What a fun English word!
The idea of investigating this resource hibernated for six months before
actually entering the mixes of interactive, organizational Symbaloo!
Last spring, I happened across this website through the Van Meter Elementary Library website. At that time, Shannon McClintock Miller managed and wrote The VanMeter Voice. Her expertise caught my attention, and I immediately “followed” her on Twitter. Since that day, she changed locations, but still be found sometimes with her favorite sidekick, Hagen, blogging and interacting with technology experts around the nation. With 36.8K followers, I am hardly her only fan, but for a few days I toted her around as my new BFF! Her fresh ideas, optimistic outlook, and easily navigated blogs created a sense of curiosity. Like Hansel and Gretel, I proceeded and meandered until lost with a popcorn trail of bookmarks behind me. One bookmark read: “Symbaloo” wriggled in and out of my mind often, but time constraints and other responsibilities prevented the taming of that infinite wriggle.
Finally, with a required journal due in two weeks, I blasted the usual excuses and forged through Symbaloo. At some point, the foraging grew to intense exploration of pre-created webmixes. Symbaloo allows the user to create a topical board of choice websites for easy access and return activities. As users create each board, the software grants sharing privileges with other Symbaloo members or specified individuals.
Before I registered an account, the scouring began with the first links found at the top of the tool bar. Working my way through the “Writing,” tabs, I happened upon Make a Word Cloud and created this beauty by entering my blog URL.
Distracted by the plate of choices, I clicked to several web sites admiring their interactive charm. I eventually chose to enter the VM Library Resources Symbaloo first. With a simple click on the iconic link, dropping from one resource to another, I engaged myself in trying keyboarding practice, math fact practice, and watching books in videos. Enjoying the process, I even located a favorite author and her recent interview, Candlewick’s Five Questions (Plus One) with Kate DiCamillo.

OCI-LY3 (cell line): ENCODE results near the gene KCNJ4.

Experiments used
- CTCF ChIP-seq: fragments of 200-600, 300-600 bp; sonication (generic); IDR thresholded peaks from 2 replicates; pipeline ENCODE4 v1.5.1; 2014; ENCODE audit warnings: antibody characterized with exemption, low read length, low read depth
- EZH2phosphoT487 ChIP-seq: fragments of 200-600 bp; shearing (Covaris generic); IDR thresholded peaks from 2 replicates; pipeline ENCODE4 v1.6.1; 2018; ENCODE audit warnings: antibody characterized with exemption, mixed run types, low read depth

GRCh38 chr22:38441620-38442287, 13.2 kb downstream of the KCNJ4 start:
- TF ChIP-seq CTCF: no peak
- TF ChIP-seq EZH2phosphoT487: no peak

Simply by clicking on the magnifying glass, I searched our recent curriculum topic, “Fables, Folktales and Fairytales,” and with immediacy the screen transformed into a tapas-like assortment of traditional literature resources to read and explore. Daring myself, I tapped “Add this Webmix,” and instantly it was on my list of Symbaloos to share!
Ultimately, the sweetest event ensued, the construction of my own Symbaloos. Symbaloo perfected the art of user-friendly websites. I used screen-shots of the websites and created tiles, manipulated them into “like” areas of the grid, and added a link. Symbaloo provides icons and color changes to offer an individual display. In the end, I realized this was just a beginning an ever-changing and evolving collection of resources that I could share with parents for easy access on my teacher web.Of course, I challenged myself and succeeded placing 3 Symbaloos on my teacher web for parental access and student practice.
This tool provided me with the ability to organize websites in an easily manageable and sharable way. A useful source that discourages the dropping of kernels along the way, but instead establishes maps and the ability to open and close different paths on an as needed basis. There are no worries of birds eating the popcorn. The ease and ability to mark visits with tiles making work together to make return visits less scary than that of Hansel and Gretel, but just as sweet!